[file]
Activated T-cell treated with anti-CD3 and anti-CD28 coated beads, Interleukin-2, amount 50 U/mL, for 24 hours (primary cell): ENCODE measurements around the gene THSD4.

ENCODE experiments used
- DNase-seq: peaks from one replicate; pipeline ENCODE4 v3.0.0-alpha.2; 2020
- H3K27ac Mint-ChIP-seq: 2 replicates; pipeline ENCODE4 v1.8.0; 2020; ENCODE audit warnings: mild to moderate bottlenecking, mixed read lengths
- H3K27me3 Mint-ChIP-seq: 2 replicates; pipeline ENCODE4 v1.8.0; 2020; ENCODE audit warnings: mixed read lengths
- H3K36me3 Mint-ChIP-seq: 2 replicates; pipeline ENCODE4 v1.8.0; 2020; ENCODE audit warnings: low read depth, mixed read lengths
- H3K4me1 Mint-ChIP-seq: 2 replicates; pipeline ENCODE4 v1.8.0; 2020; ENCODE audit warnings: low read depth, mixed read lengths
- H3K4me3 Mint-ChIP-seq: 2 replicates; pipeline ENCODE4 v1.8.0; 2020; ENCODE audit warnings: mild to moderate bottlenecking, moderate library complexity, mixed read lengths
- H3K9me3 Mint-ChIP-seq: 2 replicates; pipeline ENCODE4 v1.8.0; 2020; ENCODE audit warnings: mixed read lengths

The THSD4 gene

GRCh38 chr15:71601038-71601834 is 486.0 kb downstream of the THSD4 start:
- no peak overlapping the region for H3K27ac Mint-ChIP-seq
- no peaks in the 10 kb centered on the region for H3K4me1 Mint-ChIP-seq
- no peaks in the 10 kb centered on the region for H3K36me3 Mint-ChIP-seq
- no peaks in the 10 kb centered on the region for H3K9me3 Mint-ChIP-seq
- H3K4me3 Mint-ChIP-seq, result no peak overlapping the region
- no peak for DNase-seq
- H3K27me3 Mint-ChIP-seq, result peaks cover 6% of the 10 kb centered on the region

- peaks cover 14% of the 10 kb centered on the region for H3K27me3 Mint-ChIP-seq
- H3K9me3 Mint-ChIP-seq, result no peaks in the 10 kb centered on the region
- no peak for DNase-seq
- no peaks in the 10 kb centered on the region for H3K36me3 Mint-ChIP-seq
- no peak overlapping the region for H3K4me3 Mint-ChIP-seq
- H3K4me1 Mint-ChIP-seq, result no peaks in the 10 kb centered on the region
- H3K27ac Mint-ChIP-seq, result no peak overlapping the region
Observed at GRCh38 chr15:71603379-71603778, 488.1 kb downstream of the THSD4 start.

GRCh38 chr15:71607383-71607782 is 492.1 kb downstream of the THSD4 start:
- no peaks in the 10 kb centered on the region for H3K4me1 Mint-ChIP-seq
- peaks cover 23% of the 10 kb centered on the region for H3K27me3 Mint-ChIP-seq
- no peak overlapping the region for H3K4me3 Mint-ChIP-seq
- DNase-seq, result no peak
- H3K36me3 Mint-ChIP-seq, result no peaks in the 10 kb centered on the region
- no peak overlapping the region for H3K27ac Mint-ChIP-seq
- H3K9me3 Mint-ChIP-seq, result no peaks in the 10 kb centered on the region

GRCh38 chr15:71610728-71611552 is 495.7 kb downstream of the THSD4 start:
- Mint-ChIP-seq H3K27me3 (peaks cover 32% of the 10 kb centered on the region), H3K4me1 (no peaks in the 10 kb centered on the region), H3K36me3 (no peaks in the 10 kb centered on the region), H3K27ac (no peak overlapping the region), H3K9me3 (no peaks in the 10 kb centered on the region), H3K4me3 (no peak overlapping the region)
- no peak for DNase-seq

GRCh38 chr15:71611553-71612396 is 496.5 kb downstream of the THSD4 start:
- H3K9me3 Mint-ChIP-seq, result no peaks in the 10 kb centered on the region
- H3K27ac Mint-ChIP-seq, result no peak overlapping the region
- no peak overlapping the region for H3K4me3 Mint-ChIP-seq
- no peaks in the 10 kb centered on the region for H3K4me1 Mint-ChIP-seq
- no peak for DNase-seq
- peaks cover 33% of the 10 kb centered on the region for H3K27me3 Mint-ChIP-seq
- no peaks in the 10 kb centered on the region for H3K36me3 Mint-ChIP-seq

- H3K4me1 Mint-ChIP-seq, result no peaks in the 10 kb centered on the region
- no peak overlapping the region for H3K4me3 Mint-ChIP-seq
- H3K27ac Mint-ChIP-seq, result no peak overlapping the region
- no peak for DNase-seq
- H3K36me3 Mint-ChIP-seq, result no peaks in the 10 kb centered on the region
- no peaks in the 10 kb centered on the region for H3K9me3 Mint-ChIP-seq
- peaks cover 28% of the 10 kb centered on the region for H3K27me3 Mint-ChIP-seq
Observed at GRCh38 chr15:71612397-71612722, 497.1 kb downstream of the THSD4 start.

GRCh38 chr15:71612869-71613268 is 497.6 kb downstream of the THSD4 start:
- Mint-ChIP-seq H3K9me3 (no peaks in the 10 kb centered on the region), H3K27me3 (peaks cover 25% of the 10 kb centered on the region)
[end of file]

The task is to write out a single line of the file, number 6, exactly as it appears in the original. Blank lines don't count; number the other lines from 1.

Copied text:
- H3K36me3 Mint-ChIP-seq: 2 replicates; pipeline ENCODE4 v1.8.0; 2020; ENCODE audit warnings: low read depth, mixed read lengths